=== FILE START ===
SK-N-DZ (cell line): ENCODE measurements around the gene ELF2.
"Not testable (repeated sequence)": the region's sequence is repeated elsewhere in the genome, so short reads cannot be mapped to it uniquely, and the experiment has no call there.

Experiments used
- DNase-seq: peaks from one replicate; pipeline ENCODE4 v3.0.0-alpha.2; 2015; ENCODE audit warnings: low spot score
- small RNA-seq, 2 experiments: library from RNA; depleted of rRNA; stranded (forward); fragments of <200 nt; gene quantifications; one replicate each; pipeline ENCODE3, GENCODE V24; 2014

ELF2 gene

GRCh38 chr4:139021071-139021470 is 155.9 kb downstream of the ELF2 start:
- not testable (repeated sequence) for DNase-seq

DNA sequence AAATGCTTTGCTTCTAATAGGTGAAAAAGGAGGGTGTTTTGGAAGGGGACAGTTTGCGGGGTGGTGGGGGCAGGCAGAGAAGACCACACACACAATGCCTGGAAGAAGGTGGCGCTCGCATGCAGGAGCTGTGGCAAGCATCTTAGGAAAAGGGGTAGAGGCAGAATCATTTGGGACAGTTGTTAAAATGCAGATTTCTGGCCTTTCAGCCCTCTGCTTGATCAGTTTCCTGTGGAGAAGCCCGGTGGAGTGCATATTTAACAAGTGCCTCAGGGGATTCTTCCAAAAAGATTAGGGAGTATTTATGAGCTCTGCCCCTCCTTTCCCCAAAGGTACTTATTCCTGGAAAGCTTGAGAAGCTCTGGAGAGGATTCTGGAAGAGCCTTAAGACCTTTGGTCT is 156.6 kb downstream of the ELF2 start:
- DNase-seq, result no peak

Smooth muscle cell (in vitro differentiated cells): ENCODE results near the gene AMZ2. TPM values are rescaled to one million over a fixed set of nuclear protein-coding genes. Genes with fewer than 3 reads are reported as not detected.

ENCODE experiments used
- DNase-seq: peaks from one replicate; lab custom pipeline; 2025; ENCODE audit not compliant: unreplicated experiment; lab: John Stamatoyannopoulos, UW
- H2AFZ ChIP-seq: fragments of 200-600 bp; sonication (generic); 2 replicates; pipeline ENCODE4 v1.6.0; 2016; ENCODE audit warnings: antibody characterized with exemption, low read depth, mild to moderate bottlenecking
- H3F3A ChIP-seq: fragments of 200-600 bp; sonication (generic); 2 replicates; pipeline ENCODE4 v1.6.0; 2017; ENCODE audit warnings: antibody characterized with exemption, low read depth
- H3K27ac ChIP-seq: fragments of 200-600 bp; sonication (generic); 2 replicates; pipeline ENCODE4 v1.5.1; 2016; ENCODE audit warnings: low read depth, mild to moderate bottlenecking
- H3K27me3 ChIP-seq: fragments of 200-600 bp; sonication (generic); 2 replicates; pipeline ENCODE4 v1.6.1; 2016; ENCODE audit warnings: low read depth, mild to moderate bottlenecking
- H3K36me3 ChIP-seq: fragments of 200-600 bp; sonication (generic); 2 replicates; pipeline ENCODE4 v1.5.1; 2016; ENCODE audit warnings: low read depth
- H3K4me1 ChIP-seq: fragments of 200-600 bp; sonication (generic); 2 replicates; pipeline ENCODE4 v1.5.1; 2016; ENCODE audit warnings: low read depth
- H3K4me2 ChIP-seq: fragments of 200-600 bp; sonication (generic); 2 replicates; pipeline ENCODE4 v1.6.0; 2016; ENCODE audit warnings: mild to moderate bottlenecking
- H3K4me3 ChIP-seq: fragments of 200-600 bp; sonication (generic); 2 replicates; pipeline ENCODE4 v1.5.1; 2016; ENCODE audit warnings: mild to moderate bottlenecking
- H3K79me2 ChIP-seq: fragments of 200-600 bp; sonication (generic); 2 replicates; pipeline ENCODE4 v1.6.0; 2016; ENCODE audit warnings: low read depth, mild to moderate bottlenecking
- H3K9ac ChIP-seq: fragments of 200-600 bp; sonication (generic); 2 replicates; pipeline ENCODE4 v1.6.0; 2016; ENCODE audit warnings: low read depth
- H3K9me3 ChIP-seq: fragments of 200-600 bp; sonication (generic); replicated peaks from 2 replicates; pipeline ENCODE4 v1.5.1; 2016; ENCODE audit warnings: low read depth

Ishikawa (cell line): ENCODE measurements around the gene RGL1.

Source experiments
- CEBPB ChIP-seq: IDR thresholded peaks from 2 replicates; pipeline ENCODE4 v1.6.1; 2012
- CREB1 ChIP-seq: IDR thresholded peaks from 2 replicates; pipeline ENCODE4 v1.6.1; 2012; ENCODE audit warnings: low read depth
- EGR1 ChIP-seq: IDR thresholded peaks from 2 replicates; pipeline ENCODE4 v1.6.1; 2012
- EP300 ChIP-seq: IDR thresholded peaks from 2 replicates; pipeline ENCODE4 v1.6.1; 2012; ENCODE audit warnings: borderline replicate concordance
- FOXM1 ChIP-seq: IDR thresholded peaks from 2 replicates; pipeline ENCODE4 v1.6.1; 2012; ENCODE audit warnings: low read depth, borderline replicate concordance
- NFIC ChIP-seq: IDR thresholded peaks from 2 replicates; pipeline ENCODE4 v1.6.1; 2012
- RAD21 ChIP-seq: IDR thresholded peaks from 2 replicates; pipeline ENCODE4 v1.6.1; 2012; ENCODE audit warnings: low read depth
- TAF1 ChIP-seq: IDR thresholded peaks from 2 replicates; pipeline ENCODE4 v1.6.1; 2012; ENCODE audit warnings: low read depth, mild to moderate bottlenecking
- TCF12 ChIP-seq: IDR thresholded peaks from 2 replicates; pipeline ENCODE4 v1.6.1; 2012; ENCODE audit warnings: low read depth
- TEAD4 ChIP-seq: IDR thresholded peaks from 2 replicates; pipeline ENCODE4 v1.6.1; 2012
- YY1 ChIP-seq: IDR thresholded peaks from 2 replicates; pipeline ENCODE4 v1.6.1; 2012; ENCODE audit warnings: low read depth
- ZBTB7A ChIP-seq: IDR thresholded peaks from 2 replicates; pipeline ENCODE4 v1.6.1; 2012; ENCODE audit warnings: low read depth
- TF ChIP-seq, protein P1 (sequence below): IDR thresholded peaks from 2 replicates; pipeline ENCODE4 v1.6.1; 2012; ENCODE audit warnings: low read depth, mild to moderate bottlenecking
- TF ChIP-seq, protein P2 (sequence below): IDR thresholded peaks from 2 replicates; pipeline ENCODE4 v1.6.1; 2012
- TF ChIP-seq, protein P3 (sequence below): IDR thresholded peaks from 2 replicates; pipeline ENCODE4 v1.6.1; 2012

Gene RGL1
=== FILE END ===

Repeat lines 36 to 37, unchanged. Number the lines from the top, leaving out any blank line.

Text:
- TEAD4 ChIP-seq: IDR thresholded peaks from 2 replicates; pipeline ENCODE4 v1.6.1; 2012
- YY1 ChIP-seq: IDR thresholded peaks from 2 replicates; pipeline ENCODE4 v1.6.1; 2012; ENCODE audit warnings: low read depth